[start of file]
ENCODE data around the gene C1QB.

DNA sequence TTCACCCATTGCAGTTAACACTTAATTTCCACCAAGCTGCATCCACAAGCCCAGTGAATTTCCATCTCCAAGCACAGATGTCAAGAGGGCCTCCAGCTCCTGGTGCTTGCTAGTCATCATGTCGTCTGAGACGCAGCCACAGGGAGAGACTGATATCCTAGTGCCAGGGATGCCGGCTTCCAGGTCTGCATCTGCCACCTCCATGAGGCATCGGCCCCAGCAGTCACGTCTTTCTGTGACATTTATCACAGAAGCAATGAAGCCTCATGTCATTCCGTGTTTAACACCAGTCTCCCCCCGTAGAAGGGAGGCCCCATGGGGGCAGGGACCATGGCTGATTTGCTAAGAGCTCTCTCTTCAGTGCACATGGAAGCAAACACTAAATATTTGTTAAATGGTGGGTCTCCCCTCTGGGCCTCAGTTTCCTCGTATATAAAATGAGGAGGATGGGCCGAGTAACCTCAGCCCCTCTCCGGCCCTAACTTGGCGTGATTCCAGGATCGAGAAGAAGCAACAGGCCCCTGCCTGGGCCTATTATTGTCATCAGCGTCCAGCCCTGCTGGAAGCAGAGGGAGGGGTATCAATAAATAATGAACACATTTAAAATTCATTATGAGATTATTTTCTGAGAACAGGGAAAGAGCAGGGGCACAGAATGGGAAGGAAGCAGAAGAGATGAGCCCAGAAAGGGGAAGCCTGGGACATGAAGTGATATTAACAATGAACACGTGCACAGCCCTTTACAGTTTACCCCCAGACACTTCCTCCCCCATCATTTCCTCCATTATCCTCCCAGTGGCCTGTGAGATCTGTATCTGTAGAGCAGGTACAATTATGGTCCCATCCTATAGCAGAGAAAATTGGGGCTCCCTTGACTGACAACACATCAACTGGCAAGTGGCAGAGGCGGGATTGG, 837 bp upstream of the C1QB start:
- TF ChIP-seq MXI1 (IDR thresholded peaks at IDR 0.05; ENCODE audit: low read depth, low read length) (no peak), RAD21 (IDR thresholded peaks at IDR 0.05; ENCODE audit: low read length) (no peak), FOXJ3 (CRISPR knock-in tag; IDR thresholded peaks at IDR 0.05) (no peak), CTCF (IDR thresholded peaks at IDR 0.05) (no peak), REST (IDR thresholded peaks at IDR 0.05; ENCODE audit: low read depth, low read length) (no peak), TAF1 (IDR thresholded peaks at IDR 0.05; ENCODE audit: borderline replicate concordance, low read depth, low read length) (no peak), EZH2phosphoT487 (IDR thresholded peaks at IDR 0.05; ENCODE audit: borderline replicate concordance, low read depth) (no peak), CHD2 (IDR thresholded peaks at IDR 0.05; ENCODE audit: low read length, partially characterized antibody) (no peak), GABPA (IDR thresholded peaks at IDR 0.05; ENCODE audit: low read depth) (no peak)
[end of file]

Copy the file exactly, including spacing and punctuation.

ENCODE data around the gene C1QB.

DNA sequence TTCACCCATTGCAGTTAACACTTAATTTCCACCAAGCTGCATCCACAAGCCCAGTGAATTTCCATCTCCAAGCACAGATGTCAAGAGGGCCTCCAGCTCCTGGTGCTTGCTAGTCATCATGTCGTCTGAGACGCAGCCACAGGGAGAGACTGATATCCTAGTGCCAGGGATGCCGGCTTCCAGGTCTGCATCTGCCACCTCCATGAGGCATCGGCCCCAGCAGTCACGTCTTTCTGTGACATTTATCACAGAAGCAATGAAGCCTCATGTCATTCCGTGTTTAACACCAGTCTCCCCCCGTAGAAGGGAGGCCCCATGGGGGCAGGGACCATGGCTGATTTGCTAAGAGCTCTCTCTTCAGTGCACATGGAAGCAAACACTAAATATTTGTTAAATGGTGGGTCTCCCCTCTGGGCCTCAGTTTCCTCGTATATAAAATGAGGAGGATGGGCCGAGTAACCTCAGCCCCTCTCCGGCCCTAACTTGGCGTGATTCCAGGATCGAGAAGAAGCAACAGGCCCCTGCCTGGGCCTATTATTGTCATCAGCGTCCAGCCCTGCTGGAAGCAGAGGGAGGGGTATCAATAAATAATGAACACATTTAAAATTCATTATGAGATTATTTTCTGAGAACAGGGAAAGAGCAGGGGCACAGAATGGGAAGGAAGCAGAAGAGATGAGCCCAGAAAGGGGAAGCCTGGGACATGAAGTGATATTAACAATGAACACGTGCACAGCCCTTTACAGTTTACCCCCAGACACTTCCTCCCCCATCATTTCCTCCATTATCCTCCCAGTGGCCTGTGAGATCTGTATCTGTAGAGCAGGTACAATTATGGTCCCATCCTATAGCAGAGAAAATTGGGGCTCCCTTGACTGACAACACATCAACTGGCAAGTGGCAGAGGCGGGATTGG, 837 bp upstream of the C1QB start:
- TF ChIP-seq MXI1 (IDR thresholded peaks at IDR 0.05; ENCODE audit: low read depth, low read length) (no peak), RAD21 (IDR thresholded peaks at IDR 0.05; ENCODE audit: low read length) (no peak), FOXJ3 (CRISPR knock-in tag; IDR thresholded peaks at IDR 0.05) (no peak), CTCF (IDR thresholded peaks at IDR 0.05) (no peak), REST (IDR thresholded peaks at IDR 0.05; ENCODE audit: low read depth, low read length) (no peak), TAF1 (IDR thresholded peaks at IDR 0.05; ENCODE audit: borderline replicate concordance, low read depth, low read length) (no peak), EZH2phosphoT487 (IDR thresholded peaks at IDR 0.05; ENCODE audit: borderline replicate concordance, low read depth) (no peak), CHD2 (IDR thresholded peaks at IDR 0.05; ENCODE audit: low read length, partially characterized antibody) (no peak), GABPA (IDR thresholded peaks at IDR 0.05; ENCODE audit: low read depth) (no peak)